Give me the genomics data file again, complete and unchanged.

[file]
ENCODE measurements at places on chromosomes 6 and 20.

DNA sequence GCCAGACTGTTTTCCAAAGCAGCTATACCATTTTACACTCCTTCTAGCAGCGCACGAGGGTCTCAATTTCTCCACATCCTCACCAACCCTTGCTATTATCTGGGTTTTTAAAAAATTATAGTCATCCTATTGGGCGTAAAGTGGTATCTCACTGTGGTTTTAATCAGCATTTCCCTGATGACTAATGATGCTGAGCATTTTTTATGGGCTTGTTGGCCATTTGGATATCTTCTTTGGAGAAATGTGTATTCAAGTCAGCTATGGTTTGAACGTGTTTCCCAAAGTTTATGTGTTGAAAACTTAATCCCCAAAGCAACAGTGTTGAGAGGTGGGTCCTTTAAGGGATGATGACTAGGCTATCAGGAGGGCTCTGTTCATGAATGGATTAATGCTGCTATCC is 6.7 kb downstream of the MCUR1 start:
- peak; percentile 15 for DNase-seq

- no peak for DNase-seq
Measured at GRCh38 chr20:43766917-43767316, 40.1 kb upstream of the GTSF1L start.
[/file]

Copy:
ENCODE measurements at places on chromosomes 6 and 20.

DNA sequence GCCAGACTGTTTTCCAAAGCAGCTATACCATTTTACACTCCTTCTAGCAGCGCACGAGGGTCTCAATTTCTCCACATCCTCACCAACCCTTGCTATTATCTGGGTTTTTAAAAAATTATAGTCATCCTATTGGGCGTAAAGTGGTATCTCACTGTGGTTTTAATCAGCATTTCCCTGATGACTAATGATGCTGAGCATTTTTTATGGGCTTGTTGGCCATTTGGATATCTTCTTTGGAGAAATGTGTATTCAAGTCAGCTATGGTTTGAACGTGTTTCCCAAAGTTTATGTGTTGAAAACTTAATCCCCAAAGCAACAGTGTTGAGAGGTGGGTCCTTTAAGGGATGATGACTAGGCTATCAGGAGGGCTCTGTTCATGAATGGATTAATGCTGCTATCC is 6.7 kb downstream of the MCUR1 start:
- peak; percentile 15 for DNase-seq

- no peak for DNase-seq
Measured at GRCh38 chr20:43766917-43767316, 40.1 kb upstream of the GTSF1L start.